CSI: Cyber Screencap Recap: The Cruel Kids

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"Family Secrets." Photo: Neil Jacobs/CBS

Tuesday night’s special episode of CSI: Cyber is called “URL, Interrupted.” You know, like Girl, Interrupted. Nobody pronounces “URL” like that (“Earl, interrupted”), but let’s not split hairs.

A high-school student, Zoey Tan, goes missing. She sent an ominous good-bye message to her father shortly before her disappearance. She also sent a selfie for some reason.

Kids these days: Always selfie-ing, even when suicidal.

Krumitz traces the GPS data embedded in the photo to a nearby park, where they find her phone. Somehow, though, Jordan Tan, the missing girl’s father, gets a call from her phone. It turns out Zoey’s phone was spoofed.

Back in Zoey’s room, Mundo and Ramirez see her laptop turn on, seemingly by itself. It turns out someone is controlling the devices remotely. “We’re gonna find you,” Mundo promises, before doing this:

And … then … he just keeps his thumb … on the camera … forever?

Things get even more complicated when Nelson discovers that the photo and text message Zoey supposedly sent couldn’t have come from her phone, since her phone’s battery was dead. It turns out that, like every week, a hacker is doing stuff.

Ramirez makes an overly complicated cluster map of the social media response to Zoey’s disappearance, which leads to the website KillYourselfZoeyTan.com. It is very emo. Like, if you bought a website at Hot Topic, it would be this website.

(For readers paying close attention: Yes, this is the second time I’ve compared CSI’s web aesthetic to Hot Topic. If the shoe fits, and so on.)

“How are kids this cruel [online]?” asks literal top-tier meme James Van Der Beek.

“Because they’re hiding behind a keyboard,” Ramirez answers. And then we get a short sequence of gossipy teens.

Let me be clear: Cyberbullying is wrong. It is very bad. Don’t do it! At the same time, those are some very docile internet comments! The CSI team should check out YouTube sometime. They’d lose their minds.

Anyhow, far worse than mean comments, the cyberbully also secretly recorded Zoey from her webcam. Mundo gets it: “Now, thanks to the internet, a bully can attack anonymously 24/7.”

When the team traces Zoey’s Facebook — sorry, “Friend Agenda” — messages to a guy named Owen Campbell, they discover that on top of being cyberbullied, their victim was also being catfished. Owen — a teenager in the year 2015 — is not familiar with catfishing, so Mundo explains it for his benefit (but really, the audience’s):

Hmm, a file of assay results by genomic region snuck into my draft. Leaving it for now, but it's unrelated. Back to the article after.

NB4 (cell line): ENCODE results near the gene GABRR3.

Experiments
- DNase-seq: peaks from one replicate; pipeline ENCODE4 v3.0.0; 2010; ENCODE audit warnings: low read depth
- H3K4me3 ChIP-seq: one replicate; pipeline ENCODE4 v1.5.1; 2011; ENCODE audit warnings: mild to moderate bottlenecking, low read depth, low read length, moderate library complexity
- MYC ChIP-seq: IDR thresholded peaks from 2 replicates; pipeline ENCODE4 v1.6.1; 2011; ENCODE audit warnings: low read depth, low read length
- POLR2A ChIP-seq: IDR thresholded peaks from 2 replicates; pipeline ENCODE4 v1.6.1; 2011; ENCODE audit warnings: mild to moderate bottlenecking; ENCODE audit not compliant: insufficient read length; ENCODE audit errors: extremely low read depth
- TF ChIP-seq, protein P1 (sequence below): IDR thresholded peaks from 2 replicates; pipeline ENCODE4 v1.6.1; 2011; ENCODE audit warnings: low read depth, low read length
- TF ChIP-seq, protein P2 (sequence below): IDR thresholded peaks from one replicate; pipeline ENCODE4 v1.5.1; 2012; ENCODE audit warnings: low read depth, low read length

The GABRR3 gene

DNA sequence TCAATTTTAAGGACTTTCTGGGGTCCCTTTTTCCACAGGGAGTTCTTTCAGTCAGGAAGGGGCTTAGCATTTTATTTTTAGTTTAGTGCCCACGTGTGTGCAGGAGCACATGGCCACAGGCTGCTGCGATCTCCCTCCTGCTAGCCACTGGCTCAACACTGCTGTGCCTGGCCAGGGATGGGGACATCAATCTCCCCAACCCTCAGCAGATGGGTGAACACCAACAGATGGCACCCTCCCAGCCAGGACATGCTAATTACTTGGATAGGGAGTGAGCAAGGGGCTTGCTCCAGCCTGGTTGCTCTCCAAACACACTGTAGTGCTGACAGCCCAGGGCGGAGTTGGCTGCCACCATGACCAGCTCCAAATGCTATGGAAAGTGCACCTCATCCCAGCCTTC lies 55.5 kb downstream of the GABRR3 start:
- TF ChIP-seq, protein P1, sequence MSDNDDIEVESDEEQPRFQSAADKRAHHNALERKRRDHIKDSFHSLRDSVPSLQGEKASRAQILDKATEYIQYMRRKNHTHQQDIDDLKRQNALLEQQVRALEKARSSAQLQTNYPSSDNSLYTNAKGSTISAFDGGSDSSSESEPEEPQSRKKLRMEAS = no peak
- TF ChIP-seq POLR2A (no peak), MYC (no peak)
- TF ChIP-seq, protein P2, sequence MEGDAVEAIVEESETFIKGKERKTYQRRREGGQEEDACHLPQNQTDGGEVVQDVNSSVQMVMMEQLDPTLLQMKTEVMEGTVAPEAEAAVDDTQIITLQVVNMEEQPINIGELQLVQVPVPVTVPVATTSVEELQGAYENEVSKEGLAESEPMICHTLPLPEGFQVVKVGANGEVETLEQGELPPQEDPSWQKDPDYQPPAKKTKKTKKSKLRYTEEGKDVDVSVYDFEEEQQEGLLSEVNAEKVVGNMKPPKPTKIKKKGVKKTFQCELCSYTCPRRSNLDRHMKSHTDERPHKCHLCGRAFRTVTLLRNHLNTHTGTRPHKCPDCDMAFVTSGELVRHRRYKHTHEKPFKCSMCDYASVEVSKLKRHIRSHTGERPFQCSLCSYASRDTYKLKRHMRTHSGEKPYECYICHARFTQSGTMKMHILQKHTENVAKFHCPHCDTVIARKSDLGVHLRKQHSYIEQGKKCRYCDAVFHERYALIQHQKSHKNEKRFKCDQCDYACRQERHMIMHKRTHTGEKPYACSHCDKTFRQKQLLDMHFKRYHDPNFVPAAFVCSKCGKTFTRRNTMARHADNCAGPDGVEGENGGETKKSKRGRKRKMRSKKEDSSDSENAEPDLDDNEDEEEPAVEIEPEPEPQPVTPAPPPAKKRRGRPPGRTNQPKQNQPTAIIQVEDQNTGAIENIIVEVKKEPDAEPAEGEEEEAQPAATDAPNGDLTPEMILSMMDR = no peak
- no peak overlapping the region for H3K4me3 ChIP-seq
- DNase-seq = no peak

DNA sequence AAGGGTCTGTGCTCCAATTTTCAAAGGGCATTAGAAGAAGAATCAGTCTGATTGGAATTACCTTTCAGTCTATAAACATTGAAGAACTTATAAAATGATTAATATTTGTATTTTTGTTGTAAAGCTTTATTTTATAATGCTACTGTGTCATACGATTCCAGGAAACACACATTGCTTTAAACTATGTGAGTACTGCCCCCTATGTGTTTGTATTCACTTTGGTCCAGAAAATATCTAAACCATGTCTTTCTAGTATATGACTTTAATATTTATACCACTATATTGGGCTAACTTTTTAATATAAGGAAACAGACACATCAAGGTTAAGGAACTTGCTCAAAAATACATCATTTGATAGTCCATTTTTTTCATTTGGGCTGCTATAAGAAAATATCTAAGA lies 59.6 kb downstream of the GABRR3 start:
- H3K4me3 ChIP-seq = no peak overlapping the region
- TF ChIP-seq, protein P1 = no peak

“Anybody can go on your page, steal your photos, and create a fake account.”

This seems as good a time as any to remind readers that this show begins every episode by ominously whispering, “It can happen to you …”

And now we get to the mid-episode twist: Zoey, who is still alive, posts a video online threatening whoever started the website about her. In Ryan’s words, “She’s a vigilante hunting her cyberbully.”

Ramirez continues monitoring social media on Togglefly (“which is like Twitter,” a line signifying that both Twitter and its knockoff clone are canon on CSI) to see if anyone in particular is driving the conversation around Zoey’s disappearance.

Here are some of the screen names that teens in the CSIverse use: @AARONEUS (cute!), @PAYDAPRICE (a bit on-the-nose!), @TIMBERT_ (Dilbert fan), and @THESHIPYARD1314 (a cool hangout spot?). I would very much like to meet that shipyard teen.

These teens love to tweet. Here is how they tweet in high school.

Every day in the hallway, they cluster around each other in a huddle and get to tweetin’. This is what CSI actually believes: packs of teenagers, roaming the halls in tight formation, heads down, tweeting and cyberbullying without a care in the world.

Sure, high school might be way different now, but it’s still a nightmare, just like you remember.

Sifter recognizes one of the handles. It turns out that @AARONEUS is … his own twerp son. Look at this twerp. Why is Aaron such a cyberbully? According to him, “Everyone else was doing it.” That’s a twerp response if I ever heard one.

Aaron said everyone is scared that Zoey is going to “go all Columbine,” but Sifter is having none of it. He is so mad at his twerp son!

Krumitz, meanwhile, heads to Zoey’s high-school library and tracks down the computer being used to hack her devices. He is very excited to find this computer.

Krumitz then rigs a dummy computer to expose the hacker causing all of these shenanigans. Nelson loves this scheme: “That cyberbully uses that computer to update the cyberbullying site? Oh, we’ll know.” They high five very emphatically.

Zoey escalates the situation by threatening Sifter’s son, Aaron the twerp. “She’s following through on her threats,” Ryan surmises, “doing psychological damage to Aaron. She just got revenge with a cyberbomb.”

Meanwhile, Mundo investigates an iPad veeeerrrry closely.

Great investigating, Mundo!

Agent Ryan tracks her to the Chesapeake Bay while the rest of the team heads back to her high school to track down the hacker who plotted this entire ruse. It turns out that the school’s guidance counselor, a jilted ex-lover of Zoey’s father, organized the whole scheme. She is led out of the school in handcuffs, which gives us some really good Teen Tweets.

Also, Zoey is found mostly safe — she shot herself in the leg while trying to get a rifle out of her car trunk. It’s a scene way more goofy than it is affecting. Zoey decides to take a break from the internet for a while, given that it almost sent her on an interstate rampage. Smart move, Zoey. Best of luck to you.

Okay! So ends the most after-school-special episode of CSI: Cyber yet. Thankfully, the powers that be at CBS have decided to air another new episode tonight. So I guess we get to do this again tomorrow. Until then, feel free to cyberbully me in the comments.